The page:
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Virginia Prison Vendors Lose Contracts to Out-of-State Supplier

Three Virginia retailers who made their money from prisoner earnings now find themselves in financial trouble. In August 2003, when the Virginia Department of Corrections (DOC) relinquished management of prison commissaries to St. Louis-based Keefe Supply Co., three Virginia vendors filed suit against the prisons in Richmond Circuit Court.

Virginia Smacks Inc., Highland Beef Farms and Lee Hartman & Sons have literally lost millions of dollars under the privatization package.

Based on their common misery the three companies brought suit against the DOC alleging that the privatization deal with Keefe is illegal in that the St. Louis Company is allowed to benefit from cheap prison labor. "You can't provide inmate labor to a private enterprise as a subsidy," said Ian Wilson, attorney for the plaintiffs.

Keefe first took over five Virginia prisons in 2002, under former Corrections Director Ron J. Angelone. Department spokesman Larry Traylor says that privatization centralizes the process, is more efficient and saves the state money. Keefe went from management of five commissaries in 2002 to thirty-seven in 2003.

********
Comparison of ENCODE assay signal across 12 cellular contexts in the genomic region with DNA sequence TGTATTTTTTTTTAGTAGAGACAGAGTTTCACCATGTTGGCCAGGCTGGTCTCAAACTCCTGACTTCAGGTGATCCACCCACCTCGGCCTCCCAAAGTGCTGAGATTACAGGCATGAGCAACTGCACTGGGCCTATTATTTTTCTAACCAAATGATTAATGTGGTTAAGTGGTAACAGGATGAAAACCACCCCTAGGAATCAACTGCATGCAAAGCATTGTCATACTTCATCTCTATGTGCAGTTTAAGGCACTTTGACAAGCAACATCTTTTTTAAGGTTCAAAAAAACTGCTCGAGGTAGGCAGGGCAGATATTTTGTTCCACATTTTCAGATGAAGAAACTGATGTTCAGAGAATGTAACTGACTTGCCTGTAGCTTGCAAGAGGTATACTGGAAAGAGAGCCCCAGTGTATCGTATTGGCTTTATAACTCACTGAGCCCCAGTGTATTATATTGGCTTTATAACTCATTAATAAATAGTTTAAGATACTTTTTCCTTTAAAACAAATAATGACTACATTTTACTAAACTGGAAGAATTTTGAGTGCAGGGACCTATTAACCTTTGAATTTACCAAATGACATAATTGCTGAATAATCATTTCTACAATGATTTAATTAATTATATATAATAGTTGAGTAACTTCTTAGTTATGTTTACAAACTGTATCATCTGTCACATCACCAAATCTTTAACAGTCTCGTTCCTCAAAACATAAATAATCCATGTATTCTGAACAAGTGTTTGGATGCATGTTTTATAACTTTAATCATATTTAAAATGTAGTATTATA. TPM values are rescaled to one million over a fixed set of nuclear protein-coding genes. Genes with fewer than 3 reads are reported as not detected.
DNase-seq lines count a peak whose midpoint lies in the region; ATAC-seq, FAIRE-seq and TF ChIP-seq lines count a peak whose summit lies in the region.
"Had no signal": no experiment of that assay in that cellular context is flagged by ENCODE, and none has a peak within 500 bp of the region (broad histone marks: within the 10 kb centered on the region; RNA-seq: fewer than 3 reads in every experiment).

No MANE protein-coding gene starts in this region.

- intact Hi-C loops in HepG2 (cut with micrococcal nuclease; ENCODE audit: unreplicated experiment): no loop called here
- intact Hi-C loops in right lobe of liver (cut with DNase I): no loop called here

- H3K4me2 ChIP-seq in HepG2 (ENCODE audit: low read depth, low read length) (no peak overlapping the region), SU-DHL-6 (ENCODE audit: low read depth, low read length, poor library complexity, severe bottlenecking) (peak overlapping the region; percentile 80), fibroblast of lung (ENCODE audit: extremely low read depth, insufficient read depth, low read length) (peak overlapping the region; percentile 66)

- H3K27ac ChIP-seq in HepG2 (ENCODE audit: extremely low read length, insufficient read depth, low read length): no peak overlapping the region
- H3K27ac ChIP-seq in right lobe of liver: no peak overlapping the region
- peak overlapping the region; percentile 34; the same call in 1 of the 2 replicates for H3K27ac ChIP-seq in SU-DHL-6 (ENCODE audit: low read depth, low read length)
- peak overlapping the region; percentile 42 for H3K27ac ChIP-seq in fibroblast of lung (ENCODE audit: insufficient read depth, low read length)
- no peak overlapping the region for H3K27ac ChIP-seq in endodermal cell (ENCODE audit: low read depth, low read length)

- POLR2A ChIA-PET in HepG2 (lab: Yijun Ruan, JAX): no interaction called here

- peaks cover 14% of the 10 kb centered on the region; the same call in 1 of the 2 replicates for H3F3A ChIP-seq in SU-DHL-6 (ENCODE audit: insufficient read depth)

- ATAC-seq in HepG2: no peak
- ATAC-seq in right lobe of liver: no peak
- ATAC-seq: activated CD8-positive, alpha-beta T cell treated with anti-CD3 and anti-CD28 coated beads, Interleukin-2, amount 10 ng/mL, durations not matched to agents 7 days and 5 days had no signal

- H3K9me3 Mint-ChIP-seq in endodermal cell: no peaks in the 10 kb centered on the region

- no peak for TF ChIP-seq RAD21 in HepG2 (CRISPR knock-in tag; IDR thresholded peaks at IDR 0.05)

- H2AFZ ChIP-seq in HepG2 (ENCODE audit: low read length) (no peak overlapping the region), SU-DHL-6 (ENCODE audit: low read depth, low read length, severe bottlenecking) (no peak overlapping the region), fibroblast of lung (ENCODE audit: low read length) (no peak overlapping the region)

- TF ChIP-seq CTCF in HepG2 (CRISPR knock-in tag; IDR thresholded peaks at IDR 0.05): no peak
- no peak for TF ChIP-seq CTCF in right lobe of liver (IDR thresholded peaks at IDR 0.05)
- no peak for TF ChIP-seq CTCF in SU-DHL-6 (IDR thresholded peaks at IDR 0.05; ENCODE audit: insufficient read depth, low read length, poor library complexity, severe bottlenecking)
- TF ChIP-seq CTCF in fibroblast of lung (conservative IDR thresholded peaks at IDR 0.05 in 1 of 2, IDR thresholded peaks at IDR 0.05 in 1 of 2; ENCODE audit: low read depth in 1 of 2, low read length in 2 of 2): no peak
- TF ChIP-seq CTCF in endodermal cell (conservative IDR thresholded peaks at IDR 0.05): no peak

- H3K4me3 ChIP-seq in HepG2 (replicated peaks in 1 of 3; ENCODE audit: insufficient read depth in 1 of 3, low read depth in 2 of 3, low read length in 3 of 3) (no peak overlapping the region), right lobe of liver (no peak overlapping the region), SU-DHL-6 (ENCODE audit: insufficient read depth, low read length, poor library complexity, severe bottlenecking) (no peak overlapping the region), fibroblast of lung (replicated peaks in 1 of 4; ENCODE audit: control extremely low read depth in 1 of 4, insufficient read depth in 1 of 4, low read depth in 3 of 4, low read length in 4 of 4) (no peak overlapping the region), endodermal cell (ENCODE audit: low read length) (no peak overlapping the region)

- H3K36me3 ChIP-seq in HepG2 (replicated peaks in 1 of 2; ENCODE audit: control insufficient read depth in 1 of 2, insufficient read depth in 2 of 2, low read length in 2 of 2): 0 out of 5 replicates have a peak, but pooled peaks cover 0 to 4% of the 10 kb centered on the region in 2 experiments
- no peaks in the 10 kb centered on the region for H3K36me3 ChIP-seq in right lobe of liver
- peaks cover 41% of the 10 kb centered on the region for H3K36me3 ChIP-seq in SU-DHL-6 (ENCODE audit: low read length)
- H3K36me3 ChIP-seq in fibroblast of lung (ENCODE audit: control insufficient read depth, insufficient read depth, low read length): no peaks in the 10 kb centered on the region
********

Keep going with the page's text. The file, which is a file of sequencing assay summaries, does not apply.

Wilson points to contract documents that show that the privatization package always intended to provide Keefe with "inmate labor, at a very low cost." He argues that this practice is "inconsistent with the statute governing the department of really taints the program," he says.

However, on November 7, 2003 Chief Circuit Judge Melvin R. Hughes Jr. ruled that the plaintiff's argument lacked legal standing and dismissed the case. He agreed with Assistant Attorney General Susan Barr's contention that the plaintiffs were disgruntled because they "can't sell their products in the commissaries. That has nothing to do with whether Keefe uses inmate labor," she said.

In 2002 the annual earnings for Virginia Snacks was about $750,000. Company owner Wayne Saunders says the new contract with Keefe will cost him 90 percent of his business.

"I'm a taxpayer, just like anybody else," said Saunders. "Why should a company headquartered in another state come into this state and run small businesses like us out of business?"

John Cosgrove, correctional-sales manager for Lee Hartman & Sons complained that there was no opportunity for competitive bidding. Hartman & Sons supplied radios and electronics to Virginia prisons and will lose about $400000 in annual sales.

Jay Hersch, owner of Hightower Beef, agrees with Cosgrove and Saunders. "There is just something inherently wrong with this...They are not exploring the impact on the local economy of Virginia businesses," he said. Hersch will lose about $175,000 per year in revenue.

Hersch goes on to say, "What I want do is stop the privatization. I want it to be open so it is competitive, so companies like mine have a shot."

However, as long as Keefe is paying the DOC a 6.5 percent monthly commission Jay Hersch's argument will fall on deaf ears.

"The theoretical proposition that privatization is always better is not necessarily true," Hersch insists.

Don't feel bad Jay, PLN has been saying that about private prisons for years.

Source: Richmond Times-Dispatch

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